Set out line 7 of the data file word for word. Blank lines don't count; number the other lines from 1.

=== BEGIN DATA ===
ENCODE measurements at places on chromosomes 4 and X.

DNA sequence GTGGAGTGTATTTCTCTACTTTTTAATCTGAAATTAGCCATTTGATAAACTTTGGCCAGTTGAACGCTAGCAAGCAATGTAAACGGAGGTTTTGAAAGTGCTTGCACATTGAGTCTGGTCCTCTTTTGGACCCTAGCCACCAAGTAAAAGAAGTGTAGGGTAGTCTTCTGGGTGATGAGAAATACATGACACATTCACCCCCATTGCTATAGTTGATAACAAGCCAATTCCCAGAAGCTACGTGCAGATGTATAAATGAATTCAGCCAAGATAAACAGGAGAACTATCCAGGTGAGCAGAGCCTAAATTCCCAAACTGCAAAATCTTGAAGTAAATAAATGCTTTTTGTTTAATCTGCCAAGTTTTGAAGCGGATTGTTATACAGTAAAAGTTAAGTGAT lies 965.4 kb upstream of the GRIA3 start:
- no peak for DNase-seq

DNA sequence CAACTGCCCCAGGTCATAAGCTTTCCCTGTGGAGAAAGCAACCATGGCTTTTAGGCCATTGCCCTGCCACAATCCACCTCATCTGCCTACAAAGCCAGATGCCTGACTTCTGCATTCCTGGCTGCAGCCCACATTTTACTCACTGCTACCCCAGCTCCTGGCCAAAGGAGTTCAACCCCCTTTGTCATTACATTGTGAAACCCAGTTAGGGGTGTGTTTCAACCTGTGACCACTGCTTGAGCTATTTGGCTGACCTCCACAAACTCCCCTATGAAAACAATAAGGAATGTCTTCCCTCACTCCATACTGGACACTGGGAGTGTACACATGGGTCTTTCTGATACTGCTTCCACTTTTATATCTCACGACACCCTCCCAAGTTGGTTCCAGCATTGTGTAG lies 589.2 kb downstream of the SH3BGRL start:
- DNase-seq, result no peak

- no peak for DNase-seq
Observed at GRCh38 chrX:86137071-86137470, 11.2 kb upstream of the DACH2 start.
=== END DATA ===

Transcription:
Observed at GRCh38 chrX:86137071-86137470, 11.2 kb upstream of the DACH2 start.